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Introduction to Hydroponics
What is Hydroponics?
Wikipedia defines Hydroponics as “the method of growing plants using mineral nutrient solutions, in water, without soil”.
It is thought that hydroponics was first used in the Hanging Gardens of Babylon! However more recent history has attributed the introduction of hydroponics to the English Philosopher Francis Bacon, thanks to his 1627 book Sylva Sylvarum, in which he published work on growing plants without soil. This mantle was taken up by John Woodward in 1699 who discovered plants grown in spearmint experienced better growth than plants grown in distilled water. Later work by German botanists Julius Von Sachs and Wilhelm Knop, further laid the foundations of this science, but it was Frederick Gericke of the University of California at Berkeley who first publicly pushed for soilless agriculture to be used commercially. It was also Frederick, in 1937, who gave the process the name Hydroponics. Hydroponics was used by the US Army during World War Two to feed soldiers stationed in the Pacific Islands. NASA continues to develop Hydroponic techniques in order to grow food on Mars.
What are the benefits of Hydroponics?
The main benefit is that nutrient solution is applied directly to the root zone so the plant doesn’t need to work so hard at the base and will subsequently grow larger and at an enhanced rate, producing more fruit. A hydroponically-grown tomato plant will produce fruit at about 8 weeks, compared to 12 weeks from a soil grown plant. This benefit has not gone unnoticed by commercial growers. If you shop at a supermarket, you will have already tasted Hydroponics tomatoes. However with a faster life cycle these benefits can be extended to the home-grower and institutions such as schools and colleges where students can gain a better understanding of food production and the plant life-cycle. Of course with an unreliable climate in the UK, Hydroponic gardening makes food production possible all year round. It also conserves water as most systems recycle the nutrient/water mix. Another benefit is that you won’t be bothered by soil-borne pests and subsequently your plants don’t have to be subjected to pesticides.
If you've ever placed a plant clipping into a glass of water in the hopes that it will develop roots, you've practiced in a form of hydroponics. Hydroponics is a branch of agriculture where plants are grown without the use of soil. The nutrients that the plants normally derive from the soil are simply dissolved into water instead, and depending on the type of hydroponic system used, the plant's roots are suspended in, flooded with or misted with the nutrient solution so that the plant can derive the elements it needs for growth.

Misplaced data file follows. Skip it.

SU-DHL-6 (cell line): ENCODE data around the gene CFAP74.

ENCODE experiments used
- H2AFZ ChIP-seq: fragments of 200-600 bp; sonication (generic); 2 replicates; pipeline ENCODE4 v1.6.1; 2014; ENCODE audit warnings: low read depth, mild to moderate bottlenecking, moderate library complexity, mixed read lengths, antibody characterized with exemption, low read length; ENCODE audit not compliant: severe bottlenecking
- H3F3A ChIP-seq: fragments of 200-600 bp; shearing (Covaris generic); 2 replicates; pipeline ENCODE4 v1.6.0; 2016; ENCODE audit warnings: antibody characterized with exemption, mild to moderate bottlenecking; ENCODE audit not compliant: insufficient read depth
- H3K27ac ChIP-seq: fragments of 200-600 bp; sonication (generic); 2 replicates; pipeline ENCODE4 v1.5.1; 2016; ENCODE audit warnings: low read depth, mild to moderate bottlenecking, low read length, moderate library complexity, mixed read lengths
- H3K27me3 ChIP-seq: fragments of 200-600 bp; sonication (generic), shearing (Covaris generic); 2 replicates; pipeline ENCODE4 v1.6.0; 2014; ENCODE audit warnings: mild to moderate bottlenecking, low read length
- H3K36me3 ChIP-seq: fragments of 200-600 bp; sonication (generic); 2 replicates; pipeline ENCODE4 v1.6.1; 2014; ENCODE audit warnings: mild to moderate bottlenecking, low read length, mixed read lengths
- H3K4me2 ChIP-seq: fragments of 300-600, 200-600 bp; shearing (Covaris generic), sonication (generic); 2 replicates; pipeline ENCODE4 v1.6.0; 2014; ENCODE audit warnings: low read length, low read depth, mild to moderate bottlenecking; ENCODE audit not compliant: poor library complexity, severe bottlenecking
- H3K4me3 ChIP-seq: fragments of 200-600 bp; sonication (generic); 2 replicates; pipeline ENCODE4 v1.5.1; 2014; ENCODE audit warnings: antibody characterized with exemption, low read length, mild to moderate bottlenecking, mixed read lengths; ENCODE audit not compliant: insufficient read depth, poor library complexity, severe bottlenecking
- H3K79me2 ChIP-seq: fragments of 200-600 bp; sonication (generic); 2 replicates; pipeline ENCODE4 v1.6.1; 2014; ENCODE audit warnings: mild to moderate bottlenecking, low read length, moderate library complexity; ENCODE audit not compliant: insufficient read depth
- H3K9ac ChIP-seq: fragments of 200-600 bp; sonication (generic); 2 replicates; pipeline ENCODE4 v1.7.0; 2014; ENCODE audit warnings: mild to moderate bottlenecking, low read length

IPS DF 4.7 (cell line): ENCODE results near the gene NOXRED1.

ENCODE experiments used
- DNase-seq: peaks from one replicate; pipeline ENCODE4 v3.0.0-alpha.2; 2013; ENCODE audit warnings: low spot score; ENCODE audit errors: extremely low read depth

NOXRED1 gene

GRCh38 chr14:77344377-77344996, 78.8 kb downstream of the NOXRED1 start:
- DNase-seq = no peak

The term hydroponics originates from the ancient Greek "hydros," meaning water, and "ponos," meaning work. It can sometimes be mistakenly referred to as aquaculture, or aquiculture, but these terms are really more appropriately used for other branches of science that have nothing to do with gardening.
As the population of our planet soars and arable land available for crop production declines, hydroponics will offer us a lifeline of sorts and allow us to produce crops in greenhouses or in multilevel buildings dedicated to agriculture. Already, where the cost of land is at a premium, crops are being produced underground, on rooftops and in greenhouses using hydroponic methods.
Perhaps you'd like to start a garden so that you can grow your own vegetables, but you don't have the space in your yard, or you're overwhelmed by pests and insects. This article will arm you with the knowledge you need to successfully set up a hydroponics garden in your home and provide suggestions of plants that will grow readily.
Are you new to hydroponic gardening? Don't worry, we know it can be a confusing world if you've just started out in this field. That's why we prepared a section which covers all the basics of hydroponics. Find out what hydroponic gardening really means, what its advantages and disadvantages are, how far back in time it goes, as well as several other bits of useful general information. The articles in this section aren't just for beginners though, as you will also find advanced advice and in-depth information on General Hydroponics.
Choosing a hydroponic system will depend on several variables: what you're growing, where you're growing it, how much are you willing to spend as well what you plan to do with your crop (eat, sell, smoke and whatnot). The choices are quite varied and we're not just talking product and brand-wise. You will have to choose from ebb and flow systems, nutrient film technique systems, water cultures, drip systems, aeroponic systems and many more. Find out which of these suits you best in this section of our website.
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